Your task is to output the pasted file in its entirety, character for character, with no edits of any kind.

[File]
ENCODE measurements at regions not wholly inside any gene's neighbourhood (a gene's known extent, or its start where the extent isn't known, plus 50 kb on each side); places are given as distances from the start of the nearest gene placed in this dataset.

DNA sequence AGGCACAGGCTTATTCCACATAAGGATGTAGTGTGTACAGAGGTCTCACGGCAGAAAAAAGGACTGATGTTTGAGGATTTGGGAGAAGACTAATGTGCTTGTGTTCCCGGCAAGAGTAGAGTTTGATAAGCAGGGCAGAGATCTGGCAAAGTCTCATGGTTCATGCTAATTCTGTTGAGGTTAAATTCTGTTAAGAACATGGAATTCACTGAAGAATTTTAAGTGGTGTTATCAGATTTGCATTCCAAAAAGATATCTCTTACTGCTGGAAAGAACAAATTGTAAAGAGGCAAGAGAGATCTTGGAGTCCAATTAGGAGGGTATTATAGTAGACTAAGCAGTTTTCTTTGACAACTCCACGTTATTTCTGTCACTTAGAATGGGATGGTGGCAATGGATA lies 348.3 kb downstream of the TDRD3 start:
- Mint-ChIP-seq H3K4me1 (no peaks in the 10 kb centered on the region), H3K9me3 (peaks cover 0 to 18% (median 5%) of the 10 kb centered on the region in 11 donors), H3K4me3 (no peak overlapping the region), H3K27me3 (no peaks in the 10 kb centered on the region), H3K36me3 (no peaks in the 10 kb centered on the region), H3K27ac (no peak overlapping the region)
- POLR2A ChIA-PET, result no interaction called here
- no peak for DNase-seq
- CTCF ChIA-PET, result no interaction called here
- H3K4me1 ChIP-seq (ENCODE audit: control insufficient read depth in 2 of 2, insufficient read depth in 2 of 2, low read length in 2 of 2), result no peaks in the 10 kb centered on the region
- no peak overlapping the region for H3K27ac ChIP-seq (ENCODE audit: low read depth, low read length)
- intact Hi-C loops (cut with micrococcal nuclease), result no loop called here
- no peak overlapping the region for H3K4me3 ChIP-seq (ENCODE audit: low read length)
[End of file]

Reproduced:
ENCODE measurements at regions not wholly inside any gene's neighbourhood (a gene's known extent, or its start where the extent isn't known, plus 50 kb on each side); places are given as distances from the start of the nearest gene placed in this dataset.

DNA sequence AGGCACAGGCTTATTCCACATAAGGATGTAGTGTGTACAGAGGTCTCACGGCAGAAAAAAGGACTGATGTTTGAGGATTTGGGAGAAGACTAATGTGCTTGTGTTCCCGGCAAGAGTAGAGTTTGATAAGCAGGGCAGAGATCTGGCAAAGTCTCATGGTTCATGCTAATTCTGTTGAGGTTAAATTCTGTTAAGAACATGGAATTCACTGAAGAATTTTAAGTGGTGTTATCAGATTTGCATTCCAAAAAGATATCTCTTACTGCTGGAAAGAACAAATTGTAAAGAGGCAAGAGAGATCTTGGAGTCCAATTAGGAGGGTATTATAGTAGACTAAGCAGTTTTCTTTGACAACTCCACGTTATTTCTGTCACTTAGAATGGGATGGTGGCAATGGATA lies 348.3 kb downstream of the TDRD3 start:
- Mint-ChIP-seq H3K4me1 (no peaks in the 10 kb centered on the region), H3K9me3 (peaks cover 0 to 18% (median 5%) of the 10 kb centered on the region in 11 donors), H3K4me3 (no peak overlapping the region), H3K27me3 (no peaks in the 10 kb centered on the region), H3K36me3 (no peaks in the 10 kb centered on the region), H3K27ac (no peak overlapping the region)
- POLR2A ChIA-PET, result no interaction called here
- no peak for DNase-seq
- CTCF ChIA-PET, result no interaction called here
- H3K4me1 ChIP-seq (ENCODE audit: control insufficient read depth in 2 of 2, insufficient read depth in 2 of 2, low read length in 2 of 2), result no peaks in the 10 kb centered on the region
- no peak overlapping the region for H3K27ac ChIP-seq (ENCODE audit: low read depth, low read length)
- intact Hi-C loops (cut with micrococcal nuclease), result no loop called here
- no peak overlapping the region for H3K4me3 ChIP-seq (ENCODE audit: low read length)